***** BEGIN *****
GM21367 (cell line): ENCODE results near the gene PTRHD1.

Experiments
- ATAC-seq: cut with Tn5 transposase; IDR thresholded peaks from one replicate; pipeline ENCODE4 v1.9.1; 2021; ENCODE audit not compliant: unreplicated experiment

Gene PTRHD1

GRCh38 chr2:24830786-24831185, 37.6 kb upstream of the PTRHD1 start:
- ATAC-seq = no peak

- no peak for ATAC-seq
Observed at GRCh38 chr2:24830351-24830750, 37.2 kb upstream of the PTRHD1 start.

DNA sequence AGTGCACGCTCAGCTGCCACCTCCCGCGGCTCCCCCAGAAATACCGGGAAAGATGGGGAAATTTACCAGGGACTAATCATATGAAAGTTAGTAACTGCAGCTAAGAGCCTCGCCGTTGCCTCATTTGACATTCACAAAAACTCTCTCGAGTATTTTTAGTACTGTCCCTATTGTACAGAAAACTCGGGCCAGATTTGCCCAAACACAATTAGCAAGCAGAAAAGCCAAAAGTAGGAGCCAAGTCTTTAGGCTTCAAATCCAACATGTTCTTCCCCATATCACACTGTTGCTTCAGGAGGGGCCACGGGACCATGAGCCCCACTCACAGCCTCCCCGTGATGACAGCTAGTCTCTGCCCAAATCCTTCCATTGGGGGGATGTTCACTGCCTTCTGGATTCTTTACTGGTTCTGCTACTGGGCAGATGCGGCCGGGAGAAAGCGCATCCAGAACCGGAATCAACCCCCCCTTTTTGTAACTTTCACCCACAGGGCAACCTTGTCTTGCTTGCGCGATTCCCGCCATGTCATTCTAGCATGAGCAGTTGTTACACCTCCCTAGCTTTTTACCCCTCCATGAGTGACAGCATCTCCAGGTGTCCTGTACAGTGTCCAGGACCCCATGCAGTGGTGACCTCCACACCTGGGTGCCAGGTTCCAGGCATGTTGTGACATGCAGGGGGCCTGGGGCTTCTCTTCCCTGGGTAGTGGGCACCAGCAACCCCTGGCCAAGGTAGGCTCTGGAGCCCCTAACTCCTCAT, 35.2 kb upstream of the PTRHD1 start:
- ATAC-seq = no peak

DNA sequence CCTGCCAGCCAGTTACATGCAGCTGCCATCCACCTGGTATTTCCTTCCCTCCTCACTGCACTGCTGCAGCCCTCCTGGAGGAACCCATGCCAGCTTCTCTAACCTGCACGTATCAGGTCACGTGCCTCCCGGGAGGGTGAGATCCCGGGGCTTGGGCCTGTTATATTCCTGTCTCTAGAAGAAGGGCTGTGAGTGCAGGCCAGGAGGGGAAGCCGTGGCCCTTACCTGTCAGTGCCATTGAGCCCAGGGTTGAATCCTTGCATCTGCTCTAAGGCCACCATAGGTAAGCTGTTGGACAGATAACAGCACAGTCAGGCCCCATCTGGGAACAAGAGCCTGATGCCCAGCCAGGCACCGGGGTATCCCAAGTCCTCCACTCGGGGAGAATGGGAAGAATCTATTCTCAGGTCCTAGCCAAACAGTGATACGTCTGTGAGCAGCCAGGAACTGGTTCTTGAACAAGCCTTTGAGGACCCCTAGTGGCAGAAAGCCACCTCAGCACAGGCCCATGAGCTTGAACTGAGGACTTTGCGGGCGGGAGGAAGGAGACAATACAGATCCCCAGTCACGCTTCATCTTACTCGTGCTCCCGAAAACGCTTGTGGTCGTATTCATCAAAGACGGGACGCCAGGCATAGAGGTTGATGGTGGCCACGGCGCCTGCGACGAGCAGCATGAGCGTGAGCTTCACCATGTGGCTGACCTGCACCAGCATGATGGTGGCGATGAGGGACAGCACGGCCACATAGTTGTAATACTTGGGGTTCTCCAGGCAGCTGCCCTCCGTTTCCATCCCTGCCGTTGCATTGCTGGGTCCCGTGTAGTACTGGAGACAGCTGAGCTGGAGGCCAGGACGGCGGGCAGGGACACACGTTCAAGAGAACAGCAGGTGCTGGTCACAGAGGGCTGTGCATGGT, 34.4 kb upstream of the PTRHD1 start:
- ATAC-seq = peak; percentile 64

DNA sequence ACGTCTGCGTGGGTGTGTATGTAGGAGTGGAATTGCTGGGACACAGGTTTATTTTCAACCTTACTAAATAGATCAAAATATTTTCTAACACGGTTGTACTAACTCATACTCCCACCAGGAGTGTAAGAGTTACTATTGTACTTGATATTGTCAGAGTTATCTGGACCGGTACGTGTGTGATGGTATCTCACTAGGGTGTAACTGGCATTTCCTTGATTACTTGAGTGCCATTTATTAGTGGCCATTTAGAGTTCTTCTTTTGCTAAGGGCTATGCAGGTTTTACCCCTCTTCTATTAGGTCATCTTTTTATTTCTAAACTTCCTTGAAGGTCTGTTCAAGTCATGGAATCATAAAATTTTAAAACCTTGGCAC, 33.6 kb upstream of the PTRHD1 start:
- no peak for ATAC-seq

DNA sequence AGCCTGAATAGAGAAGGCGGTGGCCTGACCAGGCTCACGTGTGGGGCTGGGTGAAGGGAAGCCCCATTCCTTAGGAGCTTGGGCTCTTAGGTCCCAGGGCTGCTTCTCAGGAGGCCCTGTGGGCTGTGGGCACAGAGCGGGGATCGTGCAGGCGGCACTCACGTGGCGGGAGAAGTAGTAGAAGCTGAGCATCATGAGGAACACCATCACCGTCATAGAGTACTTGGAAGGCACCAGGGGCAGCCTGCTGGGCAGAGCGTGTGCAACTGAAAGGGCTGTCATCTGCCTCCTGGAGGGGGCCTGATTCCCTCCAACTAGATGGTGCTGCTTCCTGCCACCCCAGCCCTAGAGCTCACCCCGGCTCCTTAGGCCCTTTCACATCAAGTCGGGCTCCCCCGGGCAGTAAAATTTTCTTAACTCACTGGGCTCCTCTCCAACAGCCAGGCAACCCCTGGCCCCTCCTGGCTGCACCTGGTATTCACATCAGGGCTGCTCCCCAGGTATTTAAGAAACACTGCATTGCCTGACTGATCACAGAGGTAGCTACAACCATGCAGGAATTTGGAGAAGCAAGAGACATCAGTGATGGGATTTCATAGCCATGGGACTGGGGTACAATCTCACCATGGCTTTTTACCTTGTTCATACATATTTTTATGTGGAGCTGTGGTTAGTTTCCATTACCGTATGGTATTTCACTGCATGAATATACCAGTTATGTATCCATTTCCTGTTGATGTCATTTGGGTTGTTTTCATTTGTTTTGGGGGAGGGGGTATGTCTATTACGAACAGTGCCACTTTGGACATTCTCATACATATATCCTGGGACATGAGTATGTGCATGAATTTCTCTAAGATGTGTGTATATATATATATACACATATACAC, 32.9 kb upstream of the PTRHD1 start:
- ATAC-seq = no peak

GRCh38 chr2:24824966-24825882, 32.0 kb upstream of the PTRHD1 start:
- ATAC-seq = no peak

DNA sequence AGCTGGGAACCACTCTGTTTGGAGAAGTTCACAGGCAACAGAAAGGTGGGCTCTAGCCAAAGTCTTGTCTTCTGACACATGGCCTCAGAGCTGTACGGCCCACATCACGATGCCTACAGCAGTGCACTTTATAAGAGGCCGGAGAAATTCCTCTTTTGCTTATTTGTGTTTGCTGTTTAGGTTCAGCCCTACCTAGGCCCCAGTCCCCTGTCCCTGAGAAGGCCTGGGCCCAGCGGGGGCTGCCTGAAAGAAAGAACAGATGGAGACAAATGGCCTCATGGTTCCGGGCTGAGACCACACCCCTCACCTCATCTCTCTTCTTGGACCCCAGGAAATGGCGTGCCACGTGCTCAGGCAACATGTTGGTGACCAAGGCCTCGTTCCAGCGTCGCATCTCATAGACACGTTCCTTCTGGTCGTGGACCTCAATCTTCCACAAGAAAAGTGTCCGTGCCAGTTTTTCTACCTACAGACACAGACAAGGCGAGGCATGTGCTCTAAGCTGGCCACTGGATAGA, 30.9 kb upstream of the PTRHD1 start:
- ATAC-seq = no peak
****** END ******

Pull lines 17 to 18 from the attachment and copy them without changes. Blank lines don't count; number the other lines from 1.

GRCh38 chr2:24824966-24825882, 32.0 kb upstream of the PTRHD1 start:
- ATAC-seq = no peak